With the familiar Tower Records building on Sunset Blvd. now painted over to make way for a retail store, Vintage LA’s Alison Martino revisits the glittering past of this iconic West Hollywood landmark.
It’s impossible not to think of Tower Records when referring to the Sunset Strip. It’s even more impossible to accept that the beloved store once located at the corner of Sunset Boulevard and Horn Avenue is no longer in business.
I recently had dinner with a friend not too far from the old Tower location. As we were paying our bill, we discussed what we should do next. I joked that we should walk down to Tower Records and browse through rows and rows of LPs and cassettes, then head across the street to Tower Video to rent the latest release (most likely on VHS).I wish it wasn’t just a fantasy.
You see, Tower Records was more than just a record store, it was a musical rite of passage.
It’s where kids graduated to die-hard music fans. I spent my very first allowance money on Blondie and Devo records. I’ll never forget the anticipation of rushing home to get them on the turntable!
My friends and I would remove the cellophane from new records before we even got to the car. Even the store’s parking lot had its own identity. On weekends, there was so much pandemonium that fistfights broke out over available parking spots. It was the hub of the Strip, located directly across from the original Spago and a few blocks east of the Rainbow Bar and Grill and the Whisky a Go Go.
It’s where rock stars mingled with locals and tourists; it wasn’t uncommon to bump into Robert Plant, Stevie Wonder, Robert Stigwood, Ella Fitzgerald, Ringo Starr, Harry Nilsson, Elvis Costello, Robert Evans, Smokey Robinson or even George Burns in the aisles.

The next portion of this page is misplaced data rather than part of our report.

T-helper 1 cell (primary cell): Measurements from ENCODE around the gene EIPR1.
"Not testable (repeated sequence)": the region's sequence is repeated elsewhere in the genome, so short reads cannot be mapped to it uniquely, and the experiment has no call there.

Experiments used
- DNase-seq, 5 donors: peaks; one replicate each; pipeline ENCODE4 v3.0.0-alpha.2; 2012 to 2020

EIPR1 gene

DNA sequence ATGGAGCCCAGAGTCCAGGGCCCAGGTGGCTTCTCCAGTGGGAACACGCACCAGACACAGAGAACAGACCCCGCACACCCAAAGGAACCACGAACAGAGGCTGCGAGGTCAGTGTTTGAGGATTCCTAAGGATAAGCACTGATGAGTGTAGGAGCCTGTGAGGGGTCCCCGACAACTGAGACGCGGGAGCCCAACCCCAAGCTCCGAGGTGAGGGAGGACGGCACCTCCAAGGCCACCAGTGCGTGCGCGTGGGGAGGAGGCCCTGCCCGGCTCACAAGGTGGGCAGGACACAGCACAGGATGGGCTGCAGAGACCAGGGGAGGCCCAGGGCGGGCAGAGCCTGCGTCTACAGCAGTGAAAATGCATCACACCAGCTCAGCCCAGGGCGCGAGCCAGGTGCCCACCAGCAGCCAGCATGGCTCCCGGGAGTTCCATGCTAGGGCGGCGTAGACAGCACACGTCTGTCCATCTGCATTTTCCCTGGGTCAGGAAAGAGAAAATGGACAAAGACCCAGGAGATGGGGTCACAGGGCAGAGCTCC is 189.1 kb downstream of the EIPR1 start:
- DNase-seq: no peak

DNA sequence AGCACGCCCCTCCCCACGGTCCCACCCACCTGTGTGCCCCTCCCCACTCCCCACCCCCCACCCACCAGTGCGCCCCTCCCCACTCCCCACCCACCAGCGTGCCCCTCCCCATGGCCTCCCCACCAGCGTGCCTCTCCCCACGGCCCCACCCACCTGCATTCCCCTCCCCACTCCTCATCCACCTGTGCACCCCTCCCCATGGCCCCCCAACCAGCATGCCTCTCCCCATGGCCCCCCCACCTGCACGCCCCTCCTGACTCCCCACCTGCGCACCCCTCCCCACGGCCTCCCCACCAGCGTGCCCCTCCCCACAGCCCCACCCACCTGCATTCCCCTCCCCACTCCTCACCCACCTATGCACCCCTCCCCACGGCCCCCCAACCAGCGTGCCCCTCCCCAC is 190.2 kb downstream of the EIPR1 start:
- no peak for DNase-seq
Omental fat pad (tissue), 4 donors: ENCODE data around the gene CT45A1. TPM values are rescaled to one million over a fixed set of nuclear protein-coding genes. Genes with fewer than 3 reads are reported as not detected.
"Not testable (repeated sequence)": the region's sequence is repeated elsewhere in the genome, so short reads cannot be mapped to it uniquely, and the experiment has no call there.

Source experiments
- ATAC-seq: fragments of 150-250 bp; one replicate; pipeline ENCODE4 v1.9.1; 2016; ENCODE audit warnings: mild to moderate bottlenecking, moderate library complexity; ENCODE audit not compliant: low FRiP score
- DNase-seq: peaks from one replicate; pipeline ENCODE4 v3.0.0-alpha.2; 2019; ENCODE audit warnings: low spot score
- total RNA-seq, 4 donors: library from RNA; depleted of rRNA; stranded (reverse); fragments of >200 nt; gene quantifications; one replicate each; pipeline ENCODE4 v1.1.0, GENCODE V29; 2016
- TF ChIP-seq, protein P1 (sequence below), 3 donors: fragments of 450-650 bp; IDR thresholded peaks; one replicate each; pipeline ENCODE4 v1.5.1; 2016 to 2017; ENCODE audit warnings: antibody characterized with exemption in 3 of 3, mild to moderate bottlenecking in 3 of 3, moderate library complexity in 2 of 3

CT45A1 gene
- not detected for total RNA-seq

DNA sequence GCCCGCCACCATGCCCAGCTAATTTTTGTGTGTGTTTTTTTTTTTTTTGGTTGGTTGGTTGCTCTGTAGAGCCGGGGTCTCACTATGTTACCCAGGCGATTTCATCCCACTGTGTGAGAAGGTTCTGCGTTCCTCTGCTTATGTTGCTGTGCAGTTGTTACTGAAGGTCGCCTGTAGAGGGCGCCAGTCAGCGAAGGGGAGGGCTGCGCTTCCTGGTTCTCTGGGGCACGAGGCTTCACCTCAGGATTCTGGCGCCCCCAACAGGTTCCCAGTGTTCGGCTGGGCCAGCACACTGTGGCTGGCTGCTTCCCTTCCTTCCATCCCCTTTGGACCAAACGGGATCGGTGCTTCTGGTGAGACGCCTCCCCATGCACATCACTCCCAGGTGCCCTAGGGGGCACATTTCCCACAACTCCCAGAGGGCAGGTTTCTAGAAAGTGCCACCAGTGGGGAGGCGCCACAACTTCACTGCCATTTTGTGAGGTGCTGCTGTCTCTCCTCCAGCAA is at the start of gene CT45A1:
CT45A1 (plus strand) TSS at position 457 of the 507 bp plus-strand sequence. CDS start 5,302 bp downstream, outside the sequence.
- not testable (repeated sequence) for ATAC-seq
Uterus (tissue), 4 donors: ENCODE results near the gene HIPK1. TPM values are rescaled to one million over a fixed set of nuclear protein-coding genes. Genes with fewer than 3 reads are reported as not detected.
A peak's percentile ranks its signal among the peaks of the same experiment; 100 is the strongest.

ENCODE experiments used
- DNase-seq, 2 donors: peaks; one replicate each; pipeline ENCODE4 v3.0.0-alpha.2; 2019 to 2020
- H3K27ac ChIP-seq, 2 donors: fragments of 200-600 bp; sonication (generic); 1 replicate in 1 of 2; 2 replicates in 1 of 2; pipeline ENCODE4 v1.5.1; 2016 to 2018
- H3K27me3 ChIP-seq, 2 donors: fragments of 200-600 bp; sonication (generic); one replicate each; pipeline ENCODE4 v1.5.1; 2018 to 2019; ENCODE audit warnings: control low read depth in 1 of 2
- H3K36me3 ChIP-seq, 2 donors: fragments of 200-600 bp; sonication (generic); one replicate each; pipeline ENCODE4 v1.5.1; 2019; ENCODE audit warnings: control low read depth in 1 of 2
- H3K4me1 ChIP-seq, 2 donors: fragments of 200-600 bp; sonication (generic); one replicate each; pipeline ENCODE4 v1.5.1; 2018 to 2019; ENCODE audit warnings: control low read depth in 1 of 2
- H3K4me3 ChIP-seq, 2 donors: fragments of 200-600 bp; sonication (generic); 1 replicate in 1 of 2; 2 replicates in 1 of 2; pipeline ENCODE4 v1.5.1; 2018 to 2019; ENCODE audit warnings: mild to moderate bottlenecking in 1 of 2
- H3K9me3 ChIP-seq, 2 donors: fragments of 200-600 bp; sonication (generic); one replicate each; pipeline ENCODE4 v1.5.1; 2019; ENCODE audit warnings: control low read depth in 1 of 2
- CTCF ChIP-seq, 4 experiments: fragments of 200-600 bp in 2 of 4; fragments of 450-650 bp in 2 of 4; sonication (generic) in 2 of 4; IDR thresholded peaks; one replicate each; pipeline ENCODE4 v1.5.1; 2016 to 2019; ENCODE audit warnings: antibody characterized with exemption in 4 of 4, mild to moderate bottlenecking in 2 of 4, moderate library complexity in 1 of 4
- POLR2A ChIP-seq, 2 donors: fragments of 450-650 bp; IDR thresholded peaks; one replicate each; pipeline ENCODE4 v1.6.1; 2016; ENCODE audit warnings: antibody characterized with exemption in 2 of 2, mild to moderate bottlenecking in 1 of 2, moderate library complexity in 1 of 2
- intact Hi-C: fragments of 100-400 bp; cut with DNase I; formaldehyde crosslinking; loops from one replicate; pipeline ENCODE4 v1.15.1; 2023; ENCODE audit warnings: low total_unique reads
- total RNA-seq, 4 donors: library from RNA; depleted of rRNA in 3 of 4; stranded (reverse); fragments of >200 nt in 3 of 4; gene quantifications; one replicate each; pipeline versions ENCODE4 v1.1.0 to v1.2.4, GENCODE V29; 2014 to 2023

I once witnessed Valerie Bertinelli (who had just married guitarist Eddie Van Halen) turn Van Halen’s “JUMP” record around to reveal her hubby’s photo, and I eavesdropped on David Bowie discussing English imports at the info booth that doubled as a DJ station at the center of the store. John Lennon even recorded a voiceover for this Tower Records commercial:
Tower Records Sunset Strip Circa 1980
Tower Records was a music business melting pot. But the employees (some of which were in soon-to-be-famous bands themselves) were the main attraction. They knew everyone’s name, what music they liked, and what car they pulled up in. Axl Rose, a Tower Video employee, once shoved a flyer for his new band Guns & Roses, which was playing down the block at Gazzarri’s, into my bag. In 1976 Elton John told Playboy that if he weren’t a rock star, he would have wanted to be a Tower Records alumni.
The Sunset Strip, the year Tower Records opened. You can also see Classic Cat Strip Club on the far left which later became University Stereo and then Tower Video. The next Block. Tower Classical would eventually open up next door.
The latest LPs arriving at Tower Records Sunset
Peter Criss and Paul Stanley of Kiss in 1974 on Sunset Strip
Some of us teenagers dropped by five times a week since the store couldn’t keep the latest singles in stock. Prince’s “Purple Rain” was consistently sold out, but if you were in with one of the employees, they would hold a copy for you. I also remember waiting in a huge line in the parking lot awaiting U2’s “Joshua Tree” release and then walking across the street to Ticketron (located inside Tower Video) to purchase tickets for their world tour. Next door to Tower Video was the Tower Classical Annex which had some of the greatest classical selections in the country.